Thursday, March 17, 2011

ASIA: Religious violence in Asia and impunity for Somchai’s disappearance in Thailand denounced

document id: ALRC-COS-16-21-2011

An Oral Statement to the 16th Session of the UN Human Rights Council from the Asian Legal Resource Centre (ALRC), a non-governmental organization in general consultative status

The Asian Legal Resource Centre (ALRC) would, at the outset, like to express its deepest sympathy and solidarity with the people of Japan.

The ALRC is gravely concerned by Sri Lanka’s perilous plunge into autocracy. Increasing religious violence against minorities, as witnessed in Indonesia concerning Ahmadiyyas, and Pakistan concerning Christians and those opposing the archaic and flawed blasphemy law, is also greatly disturbing. The assassination on March 2, of Mr. Shahbaz Bhatti, Pakistan’s Federal Minister for Religious Minorities, exactly two months after that of former governor of Punjab, Salman Taseer, shows the extent to which such violence is tolerated, and promoted through impunity, in Pakistan.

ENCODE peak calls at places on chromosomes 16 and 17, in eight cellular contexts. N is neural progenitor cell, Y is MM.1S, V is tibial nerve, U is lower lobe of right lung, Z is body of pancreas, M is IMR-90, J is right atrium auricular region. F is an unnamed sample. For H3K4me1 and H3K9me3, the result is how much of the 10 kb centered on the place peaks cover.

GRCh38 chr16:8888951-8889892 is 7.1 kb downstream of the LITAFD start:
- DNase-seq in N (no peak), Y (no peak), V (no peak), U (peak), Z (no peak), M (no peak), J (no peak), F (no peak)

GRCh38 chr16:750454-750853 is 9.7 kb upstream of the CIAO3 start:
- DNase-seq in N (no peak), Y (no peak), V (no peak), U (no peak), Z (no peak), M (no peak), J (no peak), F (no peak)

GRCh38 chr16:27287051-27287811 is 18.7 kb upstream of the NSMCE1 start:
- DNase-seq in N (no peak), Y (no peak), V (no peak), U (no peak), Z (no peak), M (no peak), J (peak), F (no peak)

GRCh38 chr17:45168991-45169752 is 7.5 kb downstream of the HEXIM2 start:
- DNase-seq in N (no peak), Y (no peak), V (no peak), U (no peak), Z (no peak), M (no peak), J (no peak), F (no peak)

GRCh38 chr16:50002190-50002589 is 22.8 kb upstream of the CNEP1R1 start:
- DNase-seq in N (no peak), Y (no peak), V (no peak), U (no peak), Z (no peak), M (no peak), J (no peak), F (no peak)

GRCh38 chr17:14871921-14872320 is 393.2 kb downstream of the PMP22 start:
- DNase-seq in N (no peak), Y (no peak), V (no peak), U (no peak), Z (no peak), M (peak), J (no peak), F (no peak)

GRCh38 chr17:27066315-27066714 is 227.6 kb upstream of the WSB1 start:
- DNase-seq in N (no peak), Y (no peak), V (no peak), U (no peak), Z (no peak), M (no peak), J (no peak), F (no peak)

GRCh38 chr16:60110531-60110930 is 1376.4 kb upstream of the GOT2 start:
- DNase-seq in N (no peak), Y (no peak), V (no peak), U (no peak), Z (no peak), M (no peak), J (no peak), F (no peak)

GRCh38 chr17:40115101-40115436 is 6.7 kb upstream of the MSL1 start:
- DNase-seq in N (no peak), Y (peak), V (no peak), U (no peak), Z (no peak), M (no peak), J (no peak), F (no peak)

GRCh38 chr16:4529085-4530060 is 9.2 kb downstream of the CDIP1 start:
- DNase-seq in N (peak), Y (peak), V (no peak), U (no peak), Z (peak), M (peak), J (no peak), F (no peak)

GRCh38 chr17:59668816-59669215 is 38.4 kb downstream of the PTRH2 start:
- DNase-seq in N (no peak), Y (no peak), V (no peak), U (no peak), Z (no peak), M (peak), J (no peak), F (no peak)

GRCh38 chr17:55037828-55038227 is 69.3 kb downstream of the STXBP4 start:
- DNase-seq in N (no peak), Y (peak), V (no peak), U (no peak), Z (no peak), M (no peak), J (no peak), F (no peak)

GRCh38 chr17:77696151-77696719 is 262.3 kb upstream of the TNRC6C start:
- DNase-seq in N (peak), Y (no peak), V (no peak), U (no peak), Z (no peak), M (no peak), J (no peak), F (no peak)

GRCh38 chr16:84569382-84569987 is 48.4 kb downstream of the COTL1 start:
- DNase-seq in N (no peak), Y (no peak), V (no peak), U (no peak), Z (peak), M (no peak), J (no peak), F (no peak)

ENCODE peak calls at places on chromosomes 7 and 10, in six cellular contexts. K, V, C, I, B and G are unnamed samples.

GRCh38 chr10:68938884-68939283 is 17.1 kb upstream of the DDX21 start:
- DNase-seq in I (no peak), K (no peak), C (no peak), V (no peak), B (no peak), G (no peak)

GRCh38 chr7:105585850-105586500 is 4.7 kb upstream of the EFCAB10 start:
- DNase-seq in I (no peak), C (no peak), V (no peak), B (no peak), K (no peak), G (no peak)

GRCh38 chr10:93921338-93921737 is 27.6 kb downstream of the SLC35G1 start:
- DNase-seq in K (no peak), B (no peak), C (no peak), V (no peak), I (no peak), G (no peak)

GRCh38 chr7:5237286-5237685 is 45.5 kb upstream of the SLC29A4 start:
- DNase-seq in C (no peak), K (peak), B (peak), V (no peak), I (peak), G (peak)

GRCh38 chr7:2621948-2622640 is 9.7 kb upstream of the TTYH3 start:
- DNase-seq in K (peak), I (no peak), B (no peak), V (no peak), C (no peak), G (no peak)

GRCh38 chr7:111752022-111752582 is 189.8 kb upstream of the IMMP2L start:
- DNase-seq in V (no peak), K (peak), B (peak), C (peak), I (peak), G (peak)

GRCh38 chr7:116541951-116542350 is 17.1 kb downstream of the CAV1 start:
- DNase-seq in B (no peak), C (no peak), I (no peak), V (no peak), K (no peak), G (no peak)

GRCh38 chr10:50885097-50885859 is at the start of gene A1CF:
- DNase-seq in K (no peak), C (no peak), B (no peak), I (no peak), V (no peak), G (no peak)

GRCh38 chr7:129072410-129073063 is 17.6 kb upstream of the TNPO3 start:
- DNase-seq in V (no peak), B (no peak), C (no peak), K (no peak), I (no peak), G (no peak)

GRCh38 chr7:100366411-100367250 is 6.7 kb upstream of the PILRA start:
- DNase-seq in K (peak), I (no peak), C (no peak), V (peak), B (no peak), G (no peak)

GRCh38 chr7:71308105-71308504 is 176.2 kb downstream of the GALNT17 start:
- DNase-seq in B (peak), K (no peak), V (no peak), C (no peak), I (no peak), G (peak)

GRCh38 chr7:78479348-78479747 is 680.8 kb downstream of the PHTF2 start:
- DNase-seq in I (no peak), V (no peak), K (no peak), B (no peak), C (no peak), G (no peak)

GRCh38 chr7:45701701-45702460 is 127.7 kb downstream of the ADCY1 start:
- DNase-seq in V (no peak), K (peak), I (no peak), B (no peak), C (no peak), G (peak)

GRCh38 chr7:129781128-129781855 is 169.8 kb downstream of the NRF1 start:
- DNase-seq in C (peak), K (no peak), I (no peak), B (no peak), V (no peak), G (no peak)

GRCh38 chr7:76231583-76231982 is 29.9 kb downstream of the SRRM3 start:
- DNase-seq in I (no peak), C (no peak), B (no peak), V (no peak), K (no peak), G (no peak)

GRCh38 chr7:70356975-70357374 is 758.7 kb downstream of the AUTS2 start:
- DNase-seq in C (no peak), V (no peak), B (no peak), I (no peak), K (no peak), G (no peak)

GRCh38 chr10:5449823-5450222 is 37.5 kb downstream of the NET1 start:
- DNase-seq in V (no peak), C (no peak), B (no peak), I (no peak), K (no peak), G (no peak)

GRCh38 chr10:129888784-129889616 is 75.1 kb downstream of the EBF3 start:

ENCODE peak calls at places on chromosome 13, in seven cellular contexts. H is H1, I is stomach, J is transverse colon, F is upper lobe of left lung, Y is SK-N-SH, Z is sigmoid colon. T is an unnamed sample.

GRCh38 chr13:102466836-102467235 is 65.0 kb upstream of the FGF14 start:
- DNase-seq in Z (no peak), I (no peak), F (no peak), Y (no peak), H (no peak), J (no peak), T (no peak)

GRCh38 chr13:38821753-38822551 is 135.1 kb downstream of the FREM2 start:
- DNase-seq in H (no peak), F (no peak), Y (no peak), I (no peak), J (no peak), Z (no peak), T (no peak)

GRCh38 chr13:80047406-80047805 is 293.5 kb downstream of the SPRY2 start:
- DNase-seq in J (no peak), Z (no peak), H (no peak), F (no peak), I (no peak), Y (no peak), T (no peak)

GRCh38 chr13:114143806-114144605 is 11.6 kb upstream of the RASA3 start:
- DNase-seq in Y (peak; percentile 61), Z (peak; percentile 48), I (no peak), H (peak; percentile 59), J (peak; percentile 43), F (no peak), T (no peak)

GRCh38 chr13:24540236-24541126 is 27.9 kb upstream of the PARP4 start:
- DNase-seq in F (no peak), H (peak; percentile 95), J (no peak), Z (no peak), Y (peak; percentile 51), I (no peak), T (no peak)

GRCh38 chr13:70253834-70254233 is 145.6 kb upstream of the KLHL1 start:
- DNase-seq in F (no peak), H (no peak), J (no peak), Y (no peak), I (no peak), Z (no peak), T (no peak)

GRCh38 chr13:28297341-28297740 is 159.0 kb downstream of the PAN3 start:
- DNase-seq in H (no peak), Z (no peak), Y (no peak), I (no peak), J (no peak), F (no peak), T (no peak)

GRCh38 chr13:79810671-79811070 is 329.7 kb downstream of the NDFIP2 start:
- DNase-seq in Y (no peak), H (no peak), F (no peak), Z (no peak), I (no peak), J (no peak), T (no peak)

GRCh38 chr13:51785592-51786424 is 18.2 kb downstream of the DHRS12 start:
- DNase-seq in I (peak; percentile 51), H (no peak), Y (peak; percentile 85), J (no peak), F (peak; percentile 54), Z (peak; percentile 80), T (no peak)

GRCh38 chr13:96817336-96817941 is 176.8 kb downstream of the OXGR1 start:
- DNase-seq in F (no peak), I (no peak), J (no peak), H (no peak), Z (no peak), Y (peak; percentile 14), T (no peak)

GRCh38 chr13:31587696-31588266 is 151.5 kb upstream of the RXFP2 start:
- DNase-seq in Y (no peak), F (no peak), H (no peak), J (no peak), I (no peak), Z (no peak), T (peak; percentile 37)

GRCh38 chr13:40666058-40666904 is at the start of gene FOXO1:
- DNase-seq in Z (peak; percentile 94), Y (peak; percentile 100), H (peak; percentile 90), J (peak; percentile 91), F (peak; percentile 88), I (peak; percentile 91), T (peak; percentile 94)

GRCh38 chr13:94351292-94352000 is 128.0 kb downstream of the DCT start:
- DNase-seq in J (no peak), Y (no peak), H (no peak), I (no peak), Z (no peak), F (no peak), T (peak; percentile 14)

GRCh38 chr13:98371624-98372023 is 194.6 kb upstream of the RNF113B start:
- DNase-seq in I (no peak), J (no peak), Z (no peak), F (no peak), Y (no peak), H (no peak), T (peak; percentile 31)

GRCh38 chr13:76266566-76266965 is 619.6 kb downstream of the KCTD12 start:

The case of human rights lawyer Somchai Neelaipaijit, who was forcibly disappeared seven years ago in Thailand, is emblematic of challenges in the region. On March 11, 2011, the Criminal Court acquitted the five alleged perpetrators in this case, exposing a system of impunity. The verdict ruled that Somchai’s wife, Anghkana, who addressed this Council just last week, and her children, cannot be joint-plaintiffs, preventing them from seeking justice. The defendants were all acquitted because of the lack of legislation specifically prohibiting enforced disappearance and because evidence of Somchai’s death was not possible. In cases of disappearance, the person’s death or injury can, by definition, not be ascertained.

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